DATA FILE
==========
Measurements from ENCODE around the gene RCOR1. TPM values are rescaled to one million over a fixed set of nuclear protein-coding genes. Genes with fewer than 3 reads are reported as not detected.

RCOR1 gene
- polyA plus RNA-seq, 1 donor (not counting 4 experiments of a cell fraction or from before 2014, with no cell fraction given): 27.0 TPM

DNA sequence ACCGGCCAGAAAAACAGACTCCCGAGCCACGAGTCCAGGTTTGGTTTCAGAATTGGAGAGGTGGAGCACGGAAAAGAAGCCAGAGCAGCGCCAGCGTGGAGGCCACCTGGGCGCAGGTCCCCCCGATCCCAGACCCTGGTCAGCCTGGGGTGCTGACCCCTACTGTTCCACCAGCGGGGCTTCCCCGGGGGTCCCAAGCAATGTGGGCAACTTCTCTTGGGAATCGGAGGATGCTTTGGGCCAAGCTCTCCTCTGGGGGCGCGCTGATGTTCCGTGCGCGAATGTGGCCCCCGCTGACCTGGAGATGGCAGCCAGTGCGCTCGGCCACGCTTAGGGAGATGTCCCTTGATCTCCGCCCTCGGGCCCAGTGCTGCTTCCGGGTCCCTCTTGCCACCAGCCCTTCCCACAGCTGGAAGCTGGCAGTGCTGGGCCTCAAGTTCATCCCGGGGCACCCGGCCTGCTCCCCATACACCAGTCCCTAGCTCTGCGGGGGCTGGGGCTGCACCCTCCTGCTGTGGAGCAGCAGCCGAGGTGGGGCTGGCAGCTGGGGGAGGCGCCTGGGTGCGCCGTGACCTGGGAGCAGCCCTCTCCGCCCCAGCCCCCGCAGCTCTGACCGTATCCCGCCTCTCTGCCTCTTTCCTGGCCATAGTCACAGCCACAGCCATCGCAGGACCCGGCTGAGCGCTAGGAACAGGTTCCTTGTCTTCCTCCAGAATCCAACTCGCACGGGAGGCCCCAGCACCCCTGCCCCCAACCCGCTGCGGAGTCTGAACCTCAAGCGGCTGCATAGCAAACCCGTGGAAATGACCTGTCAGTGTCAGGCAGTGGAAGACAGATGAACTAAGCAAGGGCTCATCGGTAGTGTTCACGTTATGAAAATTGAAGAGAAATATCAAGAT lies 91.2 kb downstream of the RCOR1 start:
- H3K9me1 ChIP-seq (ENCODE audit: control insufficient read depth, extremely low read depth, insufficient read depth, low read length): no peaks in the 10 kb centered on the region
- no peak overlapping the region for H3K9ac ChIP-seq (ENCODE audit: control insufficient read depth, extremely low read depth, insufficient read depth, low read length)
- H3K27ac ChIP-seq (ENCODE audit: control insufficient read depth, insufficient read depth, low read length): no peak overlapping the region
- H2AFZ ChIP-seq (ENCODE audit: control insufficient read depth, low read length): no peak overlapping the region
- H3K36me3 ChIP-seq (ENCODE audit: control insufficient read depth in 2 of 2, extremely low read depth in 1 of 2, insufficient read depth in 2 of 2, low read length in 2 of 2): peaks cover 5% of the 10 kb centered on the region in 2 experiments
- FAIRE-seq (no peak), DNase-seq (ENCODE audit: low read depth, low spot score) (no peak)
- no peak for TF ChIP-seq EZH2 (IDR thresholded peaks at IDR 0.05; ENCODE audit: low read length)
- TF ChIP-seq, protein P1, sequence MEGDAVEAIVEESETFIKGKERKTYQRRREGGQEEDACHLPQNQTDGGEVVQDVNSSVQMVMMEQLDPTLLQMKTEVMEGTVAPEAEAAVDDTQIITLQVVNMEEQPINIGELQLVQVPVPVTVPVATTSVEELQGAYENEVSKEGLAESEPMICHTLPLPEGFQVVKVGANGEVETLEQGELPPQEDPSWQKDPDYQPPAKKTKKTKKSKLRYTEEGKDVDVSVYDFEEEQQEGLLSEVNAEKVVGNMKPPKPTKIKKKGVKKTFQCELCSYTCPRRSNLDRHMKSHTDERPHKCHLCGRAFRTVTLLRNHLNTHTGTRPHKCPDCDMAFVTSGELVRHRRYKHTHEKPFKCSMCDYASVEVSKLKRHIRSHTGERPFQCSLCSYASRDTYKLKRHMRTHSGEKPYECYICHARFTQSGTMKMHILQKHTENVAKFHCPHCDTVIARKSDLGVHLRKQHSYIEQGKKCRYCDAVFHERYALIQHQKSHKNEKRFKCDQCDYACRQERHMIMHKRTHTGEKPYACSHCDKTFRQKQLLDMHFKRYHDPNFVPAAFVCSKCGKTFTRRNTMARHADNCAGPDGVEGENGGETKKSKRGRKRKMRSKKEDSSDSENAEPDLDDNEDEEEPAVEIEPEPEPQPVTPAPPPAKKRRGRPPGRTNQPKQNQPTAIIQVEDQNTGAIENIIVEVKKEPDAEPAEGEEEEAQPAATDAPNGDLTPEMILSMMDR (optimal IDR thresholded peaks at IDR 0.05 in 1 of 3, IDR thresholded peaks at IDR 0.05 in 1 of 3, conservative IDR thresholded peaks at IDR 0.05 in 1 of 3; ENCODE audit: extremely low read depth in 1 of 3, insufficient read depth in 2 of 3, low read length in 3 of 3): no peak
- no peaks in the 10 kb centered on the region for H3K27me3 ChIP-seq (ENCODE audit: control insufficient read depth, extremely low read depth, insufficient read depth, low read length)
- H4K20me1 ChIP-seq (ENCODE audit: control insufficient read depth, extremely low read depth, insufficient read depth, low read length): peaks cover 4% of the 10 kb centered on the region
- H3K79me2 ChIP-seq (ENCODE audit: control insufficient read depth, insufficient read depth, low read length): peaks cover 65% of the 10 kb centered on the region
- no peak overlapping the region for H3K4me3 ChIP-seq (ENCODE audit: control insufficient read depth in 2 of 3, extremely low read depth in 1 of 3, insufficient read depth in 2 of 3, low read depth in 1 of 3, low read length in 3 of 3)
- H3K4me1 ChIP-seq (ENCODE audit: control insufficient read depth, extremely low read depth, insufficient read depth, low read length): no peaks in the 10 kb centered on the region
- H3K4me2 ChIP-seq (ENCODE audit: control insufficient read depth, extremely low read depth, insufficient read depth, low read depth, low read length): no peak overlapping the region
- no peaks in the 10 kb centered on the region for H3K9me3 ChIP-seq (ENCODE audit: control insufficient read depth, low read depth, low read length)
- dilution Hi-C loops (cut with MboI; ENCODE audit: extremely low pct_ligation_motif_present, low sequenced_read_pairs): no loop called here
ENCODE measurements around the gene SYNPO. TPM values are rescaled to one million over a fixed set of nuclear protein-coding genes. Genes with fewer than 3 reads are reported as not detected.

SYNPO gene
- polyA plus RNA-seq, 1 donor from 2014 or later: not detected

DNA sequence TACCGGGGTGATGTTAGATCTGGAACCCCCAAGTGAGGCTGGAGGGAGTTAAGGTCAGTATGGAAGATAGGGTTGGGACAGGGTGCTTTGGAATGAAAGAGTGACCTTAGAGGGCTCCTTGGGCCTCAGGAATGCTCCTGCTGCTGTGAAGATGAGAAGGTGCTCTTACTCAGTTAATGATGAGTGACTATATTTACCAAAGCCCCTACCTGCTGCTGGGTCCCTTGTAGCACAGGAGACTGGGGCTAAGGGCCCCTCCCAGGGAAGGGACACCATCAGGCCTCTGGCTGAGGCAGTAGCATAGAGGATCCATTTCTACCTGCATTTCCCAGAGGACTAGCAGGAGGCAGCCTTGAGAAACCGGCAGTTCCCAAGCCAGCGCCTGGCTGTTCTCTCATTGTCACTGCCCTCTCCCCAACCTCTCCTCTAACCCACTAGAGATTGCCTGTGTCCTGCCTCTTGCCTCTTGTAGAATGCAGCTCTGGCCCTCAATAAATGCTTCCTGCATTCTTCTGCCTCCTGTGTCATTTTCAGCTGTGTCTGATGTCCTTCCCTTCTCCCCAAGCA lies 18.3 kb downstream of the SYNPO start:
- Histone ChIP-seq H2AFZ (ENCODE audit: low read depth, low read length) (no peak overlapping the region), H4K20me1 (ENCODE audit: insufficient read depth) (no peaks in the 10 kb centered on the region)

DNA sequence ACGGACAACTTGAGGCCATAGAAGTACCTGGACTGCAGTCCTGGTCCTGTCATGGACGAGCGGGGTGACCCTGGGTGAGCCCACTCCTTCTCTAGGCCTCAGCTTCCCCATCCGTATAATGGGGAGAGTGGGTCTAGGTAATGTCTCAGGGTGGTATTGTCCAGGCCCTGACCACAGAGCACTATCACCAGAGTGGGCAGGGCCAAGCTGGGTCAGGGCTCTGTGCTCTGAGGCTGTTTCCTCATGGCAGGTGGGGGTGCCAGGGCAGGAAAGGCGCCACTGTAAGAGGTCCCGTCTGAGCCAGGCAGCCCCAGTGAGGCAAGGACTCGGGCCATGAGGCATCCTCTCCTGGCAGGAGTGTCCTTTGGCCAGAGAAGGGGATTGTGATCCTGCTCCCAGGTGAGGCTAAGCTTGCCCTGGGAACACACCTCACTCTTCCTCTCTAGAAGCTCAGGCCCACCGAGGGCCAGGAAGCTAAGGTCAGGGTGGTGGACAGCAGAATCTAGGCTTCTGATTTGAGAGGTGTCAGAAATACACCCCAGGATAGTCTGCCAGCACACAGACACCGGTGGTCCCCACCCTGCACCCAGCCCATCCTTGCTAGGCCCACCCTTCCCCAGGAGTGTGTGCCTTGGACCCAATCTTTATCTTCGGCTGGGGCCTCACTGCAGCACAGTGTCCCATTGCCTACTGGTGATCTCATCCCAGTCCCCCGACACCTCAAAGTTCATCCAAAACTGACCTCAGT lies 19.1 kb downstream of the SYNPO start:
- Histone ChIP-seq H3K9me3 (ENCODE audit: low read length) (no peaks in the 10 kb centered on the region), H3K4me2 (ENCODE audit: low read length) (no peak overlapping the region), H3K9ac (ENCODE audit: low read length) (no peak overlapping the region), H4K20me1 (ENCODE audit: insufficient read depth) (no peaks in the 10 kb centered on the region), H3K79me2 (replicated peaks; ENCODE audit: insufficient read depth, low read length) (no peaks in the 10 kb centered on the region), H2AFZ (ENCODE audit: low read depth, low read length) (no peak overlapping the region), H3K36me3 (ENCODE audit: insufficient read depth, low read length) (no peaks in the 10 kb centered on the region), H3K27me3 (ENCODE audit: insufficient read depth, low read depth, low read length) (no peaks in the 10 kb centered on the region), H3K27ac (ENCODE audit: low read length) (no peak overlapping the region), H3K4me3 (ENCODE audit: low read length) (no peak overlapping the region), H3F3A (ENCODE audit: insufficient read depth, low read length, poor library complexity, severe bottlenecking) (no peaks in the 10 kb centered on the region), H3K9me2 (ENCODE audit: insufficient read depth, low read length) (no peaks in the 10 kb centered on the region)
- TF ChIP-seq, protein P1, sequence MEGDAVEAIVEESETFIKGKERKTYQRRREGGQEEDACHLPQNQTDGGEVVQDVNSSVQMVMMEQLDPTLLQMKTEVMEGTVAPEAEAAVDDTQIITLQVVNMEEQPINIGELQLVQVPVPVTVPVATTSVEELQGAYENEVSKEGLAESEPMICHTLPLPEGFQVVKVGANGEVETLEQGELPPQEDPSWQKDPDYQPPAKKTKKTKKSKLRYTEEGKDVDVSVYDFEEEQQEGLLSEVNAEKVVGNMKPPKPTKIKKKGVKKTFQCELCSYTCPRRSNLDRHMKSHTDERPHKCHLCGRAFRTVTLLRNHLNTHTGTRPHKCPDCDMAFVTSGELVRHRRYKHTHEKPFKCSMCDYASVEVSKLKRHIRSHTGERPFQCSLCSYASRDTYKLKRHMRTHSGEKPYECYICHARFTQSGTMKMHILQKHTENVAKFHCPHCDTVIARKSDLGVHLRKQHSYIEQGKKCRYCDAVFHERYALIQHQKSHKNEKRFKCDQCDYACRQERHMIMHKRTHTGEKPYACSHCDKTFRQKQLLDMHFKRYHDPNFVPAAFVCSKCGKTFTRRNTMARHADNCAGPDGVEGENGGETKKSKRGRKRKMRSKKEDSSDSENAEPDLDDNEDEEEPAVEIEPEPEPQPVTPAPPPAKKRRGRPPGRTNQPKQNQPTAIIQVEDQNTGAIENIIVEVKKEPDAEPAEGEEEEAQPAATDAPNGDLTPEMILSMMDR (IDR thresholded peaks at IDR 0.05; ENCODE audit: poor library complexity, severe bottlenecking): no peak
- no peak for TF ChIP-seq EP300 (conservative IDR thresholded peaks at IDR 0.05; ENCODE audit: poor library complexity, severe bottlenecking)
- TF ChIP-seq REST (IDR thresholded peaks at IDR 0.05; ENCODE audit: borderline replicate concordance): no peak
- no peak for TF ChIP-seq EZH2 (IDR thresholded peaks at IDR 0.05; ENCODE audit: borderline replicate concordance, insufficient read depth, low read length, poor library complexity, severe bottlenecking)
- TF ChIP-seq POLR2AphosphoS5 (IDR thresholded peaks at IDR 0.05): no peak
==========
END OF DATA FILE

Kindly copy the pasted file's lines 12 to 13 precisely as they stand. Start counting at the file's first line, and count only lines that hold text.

- TF ChIP-seq, protein P1, sequence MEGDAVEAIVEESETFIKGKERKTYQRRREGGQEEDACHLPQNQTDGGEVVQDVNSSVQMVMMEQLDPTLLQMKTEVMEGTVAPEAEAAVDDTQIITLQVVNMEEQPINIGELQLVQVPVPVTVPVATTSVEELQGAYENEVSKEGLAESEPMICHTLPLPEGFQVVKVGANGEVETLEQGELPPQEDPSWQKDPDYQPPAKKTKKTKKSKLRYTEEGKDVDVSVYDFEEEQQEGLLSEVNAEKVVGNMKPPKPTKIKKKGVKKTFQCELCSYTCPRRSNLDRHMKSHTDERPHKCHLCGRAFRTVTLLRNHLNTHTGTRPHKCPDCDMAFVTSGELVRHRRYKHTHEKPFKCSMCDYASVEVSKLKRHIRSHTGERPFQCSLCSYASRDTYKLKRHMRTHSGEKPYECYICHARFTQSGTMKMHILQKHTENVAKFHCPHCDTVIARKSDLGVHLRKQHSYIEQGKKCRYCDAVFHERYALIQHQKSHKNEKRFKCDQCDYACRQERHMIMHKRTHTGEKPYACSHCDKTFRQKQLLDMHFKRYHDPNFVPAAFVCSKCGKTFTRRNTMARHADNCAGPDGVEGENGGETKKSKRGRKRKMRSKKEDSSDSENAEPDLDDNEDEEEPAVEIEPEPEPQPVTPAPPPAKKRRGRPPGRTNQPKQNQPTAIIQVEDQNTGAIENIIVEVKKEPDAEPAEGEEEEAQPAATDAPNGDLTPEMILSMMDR (optimal IDR thresholded peaks at IDR 0.05 in 1 of 3, IDR thresholded peaks at IDR 0.05 in 1 of 3, conservative IDR thresholded peaks at IDR 0.05 in 1 of 3; ENCODE audit: extremely low read depth in 1 of 3, insufficient read depth in 2 of 3, low read length in 3 of 3): no peak
- no peaks in the 10 kb centered on the region for H3K27me3 ChIP-seq (ENCODE audit: control insufficient read depth, extremely low read depth, insufficient read depth, low read length)